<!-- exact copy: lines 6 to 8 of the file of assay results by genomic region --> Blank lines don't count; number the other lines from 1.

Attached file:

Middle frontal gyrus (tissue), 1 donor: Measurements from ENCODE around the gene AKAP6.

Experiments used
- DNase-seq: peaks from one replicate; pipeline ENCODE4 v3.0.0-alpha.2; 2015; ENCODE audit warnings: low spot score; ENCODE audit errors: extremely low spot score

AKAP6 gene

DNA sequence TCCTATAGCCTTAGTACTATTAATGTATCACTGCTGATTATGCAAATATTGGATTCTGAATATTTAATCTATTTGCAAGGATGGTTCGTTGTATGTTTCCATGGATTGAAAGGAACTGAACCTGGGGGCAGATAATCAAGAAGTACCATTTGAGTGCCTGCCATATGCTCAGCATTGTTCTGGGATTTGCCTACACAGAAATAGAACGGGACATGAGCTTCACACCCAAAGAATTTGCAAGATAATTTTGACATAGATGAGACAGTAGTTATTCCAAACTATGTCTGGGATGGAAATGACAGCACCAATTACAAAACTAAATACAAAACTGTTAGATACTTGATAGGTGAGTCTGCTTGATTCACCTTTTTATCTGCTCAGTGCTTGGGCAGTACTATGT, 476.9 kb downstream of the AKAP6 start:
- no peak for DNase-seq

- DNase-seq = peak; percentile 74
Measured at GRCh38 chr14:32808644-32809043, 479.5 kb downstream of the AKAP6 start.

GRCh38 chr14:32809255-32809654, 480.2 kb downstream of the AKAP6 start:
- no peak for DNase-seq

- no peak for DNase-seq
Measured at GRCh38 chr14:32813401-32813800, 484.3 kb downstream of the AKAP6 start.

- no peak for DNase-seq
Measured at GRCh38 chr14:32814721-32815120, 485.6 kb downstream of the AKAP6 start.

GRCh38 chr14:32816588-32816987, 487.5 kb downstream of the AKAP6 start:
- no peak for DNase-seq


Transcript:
- no peak for DNase-seq

- DNase-seq = peak; percentile 74
Measured at GRCh38 chr14:32808644-32809043, 479.5 kb downstream of the AKAP6 start.